By Monica McGivern
By Travis Cohen
By Hannah Sentenac
By Daniel Reskin
By Hans Morgenstern
By George Martinez
By Pablo Chacon Alvarez
By Ciara LaVelle
The surveillance state Bush/Cheney sought to create with the Patriot Act following 9/11 seems to be the subject of Cuban artist Alexandre Arrechea's two watercolor-and-pencil drawings rendered in sparse monochromatic hues.
El espacio alterado (The Altered Space) depicts a camera peeking out from under a closed elevator door.
In Untitled, from the series Garden of Mistrust, surveillance cameras snake out from inside a pair of rusted oil barrels, symbolizing the West's dependency on Middle Eastern oil and the global tensions arising from the U.S. invasion of Iraq.
Iranian artist Shirin Neshat examines the role of women in Islamic culture through an arresting gelatin silver print photo, in which a large group of women is huddled en masse with hands held up, facing the viewer.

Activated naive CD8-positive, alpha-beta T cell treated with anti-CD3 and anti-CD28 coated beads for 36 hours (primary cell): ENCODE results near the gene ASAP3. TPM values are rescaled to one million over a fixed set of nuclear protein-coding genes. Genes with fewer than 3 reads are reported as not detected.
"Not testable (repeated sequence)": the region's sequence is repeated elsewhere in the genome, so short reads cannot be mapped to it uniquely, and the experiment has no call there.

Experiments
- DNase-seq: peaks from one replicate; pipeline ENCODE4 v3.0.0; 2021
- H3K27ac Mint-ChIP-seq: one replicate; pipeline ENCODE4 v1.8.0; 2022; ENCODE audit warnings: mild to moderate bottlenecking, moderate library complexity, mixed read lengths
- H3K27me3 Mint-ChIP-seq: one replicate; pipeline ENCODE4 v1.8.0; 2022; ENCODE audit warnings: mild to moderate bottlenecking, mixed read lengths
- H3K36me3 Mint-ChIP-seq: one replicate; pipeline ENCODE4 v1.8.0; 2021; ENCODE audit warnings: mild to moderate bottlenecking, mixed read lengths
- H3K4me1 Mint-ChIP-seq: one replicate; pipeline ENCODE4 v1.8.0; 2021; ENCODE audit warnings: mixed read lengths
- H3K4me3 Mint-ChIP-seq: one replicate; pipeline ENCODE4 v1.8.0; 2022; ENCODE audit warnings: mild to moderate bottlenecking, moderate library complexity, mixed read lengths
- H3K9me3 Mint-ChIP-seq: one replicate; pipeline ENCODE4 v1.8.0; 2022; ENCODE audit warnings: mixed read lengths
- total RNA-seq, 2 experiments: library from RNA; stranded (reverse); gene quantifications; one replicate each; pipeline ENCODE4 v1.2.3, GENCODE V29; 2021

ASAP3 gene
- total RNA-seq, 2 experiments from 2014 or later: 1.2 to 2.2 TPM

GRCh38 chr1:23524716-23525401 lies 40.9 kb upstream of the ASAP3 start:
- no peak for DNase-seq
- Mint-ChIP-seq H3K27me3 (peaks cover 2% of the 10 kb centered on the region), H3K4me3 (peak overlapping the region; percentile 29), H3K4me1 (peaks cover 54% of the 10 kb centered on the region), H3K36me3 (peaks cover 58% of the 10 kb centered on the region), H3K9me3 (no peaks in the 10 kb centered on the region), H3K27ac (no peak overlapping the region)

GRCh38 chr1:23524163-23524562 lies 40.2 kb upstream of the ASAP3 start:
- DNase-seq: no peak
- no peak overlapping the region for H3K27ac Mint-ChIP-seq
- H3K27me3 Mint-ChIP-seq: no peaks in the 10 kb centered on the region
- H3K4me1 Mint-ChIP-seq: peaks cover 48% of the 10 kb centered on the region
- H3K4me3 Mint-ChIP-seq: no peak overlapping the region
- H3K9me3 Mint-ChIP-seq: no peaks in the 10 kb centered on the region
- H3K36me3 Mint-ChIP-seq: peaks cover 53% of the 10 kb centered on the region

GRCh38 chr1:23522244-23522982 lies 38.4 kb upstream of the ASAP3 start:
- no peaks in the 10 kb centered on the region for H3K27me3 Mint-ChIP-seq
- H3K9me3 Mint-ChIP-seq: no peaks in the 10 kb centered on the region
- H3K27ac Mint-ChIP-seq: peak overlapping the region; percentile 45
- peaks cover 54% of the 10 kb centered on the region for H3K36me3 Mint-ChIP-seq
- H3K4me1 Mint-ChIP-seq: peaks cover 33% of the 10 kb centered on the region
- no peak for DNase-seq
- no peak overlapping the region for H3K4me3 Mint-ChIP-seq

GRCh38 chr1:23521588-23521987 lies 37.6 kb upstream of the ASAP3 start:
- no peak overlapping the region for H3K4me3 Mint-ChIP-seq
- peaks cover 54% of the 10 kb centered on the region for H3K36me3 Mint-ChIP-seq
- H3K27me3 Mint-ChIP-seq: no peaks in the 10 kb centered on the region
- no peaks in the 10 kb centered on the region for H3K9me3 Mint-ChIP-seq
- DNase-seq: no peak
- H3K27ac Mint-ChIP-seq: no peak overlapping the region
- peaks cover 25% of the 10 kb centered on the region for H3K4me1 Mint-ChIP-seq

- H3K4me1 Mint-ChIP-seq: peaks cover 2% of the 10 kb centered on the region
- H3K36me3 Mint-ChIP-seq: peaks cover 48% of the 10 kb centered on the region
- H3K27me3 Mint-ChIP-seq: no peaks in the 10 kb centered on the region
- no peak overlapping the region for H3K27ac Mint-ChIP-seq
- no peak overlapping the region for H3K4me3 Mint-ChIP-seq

Untitled (Rapture Series) depicts the women veiled in chadors, with Arabic writing on their palms, as they sit herded in a desert sprawl. The boot prints of unseen adversaries surround them in the sand.
In another photo from the same series, a group of men, who might be praying, is shown at a seaside fortress, crouching in concentric circles as they face each other with their backs to the spectator. Behind them, an ancient cannon points to the ocean. These images are suffused with a sense of beauty and mystery that's difficult to describe.
Near the exit, Priscilla Monge's color photographs strangely evoke the 1968 Manson murders. The artist has scrawled six impeccably white doors with similar phrases in blood. One reads, "El arte es cosa de vida o muerte" ("Art is a matter of life and death"); another reads, "La guerra es cosa de vida o muerte" ("War is a matter of life and death").
It's impossible to argue with either sentiment, especially when confronted with a show that so potently mirrors these uneasy times.